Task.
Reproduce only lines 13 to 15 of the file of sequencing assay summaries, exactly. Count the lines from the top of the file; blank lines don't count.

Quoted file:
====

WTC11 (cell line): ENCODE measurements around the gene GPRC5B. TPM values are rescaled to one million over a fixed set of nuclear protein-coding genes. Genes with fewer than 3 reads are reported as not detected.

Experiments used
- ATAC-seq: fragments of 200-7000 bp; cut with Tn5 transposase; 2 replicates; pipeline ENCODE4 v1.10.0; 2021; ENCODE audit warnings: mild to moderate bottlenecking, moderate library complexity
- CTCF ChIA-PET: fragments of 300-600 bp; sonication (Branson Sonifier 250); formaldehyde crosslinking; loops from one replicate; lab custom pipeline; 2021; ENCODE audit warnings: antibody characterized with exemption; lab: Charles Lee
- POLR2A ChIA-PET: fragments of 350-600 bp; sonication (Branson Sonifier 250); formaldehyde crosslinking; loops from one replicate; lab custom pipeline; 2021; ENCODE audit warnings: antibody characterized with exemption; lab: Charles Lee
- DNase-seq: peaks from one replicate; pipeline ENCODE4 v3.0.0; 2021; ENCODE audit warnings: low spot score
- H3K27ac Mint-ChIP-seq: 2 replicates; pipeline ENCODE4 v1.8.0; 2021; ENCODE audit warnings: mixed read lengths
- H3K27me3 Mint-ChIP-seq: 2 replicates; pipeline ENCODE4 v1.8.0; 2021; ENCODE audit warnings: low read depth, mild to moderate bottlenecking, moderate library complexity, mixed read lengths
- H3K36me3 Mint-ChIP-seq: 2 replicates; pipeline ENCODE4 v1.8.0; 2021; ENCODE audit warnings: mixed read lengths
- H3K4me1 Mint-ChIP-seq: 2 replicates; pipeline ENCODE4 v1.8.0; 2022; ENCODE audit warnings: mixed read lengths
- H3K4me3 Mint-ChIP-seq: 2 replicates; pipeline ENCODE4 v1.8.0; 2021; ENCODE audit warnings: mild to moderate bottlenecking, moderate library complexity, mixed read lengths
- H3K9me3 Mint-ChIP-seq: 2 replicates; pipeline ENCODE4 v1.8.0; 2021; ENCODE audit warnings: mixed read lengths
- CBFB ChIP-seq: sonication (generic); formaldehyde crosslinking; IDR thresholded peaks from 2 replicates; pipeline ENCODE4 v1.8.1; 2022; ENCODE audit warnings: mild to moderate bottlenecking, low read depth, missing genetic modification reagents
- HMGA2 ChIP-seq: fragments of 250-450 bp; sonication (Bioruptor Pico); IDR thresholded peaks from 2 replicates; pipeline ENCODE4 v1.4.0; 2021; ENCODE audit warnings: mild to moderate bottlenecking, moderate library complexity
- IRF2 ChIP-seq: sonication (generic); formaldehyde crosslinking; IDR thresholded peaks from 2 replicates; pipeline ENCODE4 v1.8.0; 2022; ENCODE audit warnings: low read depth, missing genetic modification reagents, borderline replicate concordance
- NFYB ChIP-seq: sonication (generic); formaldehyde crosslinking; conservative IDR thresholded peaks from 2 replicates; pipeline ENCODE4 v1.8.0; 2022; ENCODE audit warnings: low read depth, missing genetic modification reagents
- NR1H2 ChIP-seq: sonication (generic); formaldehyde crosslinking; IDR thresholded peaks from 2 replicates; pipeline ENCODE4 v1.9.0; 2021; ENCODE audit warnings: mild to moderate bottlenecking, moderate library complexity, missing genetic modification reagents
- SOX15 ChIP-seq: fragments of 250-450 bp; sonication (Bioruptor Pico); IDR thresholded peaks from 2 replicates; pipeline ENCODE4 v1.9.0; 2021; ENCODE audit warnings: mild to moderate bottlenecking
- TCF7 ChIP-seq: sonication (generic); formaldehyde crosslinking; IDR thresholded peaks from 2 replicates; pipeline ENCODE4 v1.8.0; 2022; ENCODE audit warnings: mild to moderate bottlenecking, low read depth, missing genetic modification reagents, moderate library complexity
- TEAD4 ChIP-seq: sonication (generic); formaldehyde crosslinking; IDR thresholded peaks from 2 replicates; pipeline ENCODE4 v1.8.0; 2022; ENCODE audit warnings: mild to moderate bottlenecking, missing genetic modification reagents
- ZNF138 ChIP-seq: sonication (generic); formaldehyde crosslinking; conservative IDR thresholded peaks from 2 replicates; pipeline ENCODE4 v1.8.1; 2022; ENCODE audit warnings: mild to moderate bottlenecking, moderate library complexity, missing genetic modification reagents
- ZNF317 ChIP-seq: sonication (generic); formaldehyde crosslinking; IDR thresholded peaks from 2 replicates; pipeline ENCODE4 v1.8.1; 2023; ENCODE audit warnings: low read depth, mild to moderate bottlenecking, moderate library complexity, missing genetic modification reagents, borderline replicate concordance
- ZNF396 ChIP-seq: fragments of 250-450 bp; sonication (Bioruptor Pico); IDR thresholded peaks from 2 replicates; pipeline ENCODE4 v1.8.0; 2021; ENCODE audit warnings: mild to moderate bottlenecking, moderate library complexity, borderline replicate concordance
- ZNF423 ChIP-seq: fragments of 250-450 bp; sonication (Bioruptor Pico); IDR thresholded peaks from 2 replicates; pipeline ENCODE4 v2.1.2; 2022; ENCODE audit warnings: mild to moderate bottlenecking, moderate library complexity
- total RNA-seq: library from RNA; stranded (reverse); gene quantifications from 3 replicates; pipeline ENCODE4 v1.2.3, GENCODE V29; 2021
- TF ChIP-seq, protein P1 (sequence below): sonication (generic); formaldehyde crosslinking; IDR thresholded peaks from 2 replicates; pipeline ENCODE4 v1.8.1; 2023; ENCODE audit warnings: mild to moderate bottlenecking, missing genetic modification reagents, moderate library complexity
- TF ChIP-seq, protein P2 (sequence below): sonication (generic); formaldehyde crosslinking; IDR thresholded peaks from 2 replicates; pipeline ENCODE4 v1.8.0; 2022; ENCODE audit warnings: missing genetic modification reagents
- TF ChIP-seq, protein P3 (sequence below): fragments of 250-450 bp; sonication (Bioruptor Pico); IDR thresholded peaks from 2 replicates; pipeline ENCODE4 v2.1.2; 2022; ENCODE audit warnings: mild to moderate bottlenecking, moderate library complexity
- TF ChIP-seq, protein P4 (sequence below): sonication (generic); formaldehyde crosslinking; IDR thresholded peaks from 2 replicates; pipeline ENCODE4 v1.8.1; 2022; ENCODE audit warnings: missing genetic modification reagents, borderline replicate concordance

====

- CBFB ChIP-seq: sonication (generic); formaldehyde crosslinking; IDR thresholded peaks from 2 replicates; pipeline ENCODE4 v1.8.1; 2022; ENCODE audit warnings: mild to moderate bottlenecking, low read depth, missing genetic modification reagents
- HMGA2 ChIP-seq: fragments of 250-450 bp; sonication (Bioruptor Pico); IDR thresholded peaks from 2 replicates; pipeline ENCODE4 v1.4.0; 2021; ENCODE audit warnings: mild to moderate bottlenecking, moderate library complexity
- IRF2 ChIP-seq: sonication (generic); formaldehyde crosslinking; IDR thresholded peaks from 2 replicates; pipeline ENCODE4 v1.8.0; 2022; ENCODE audit warnings: low read depth, missing genetic modification reagents, borderline replicate concordance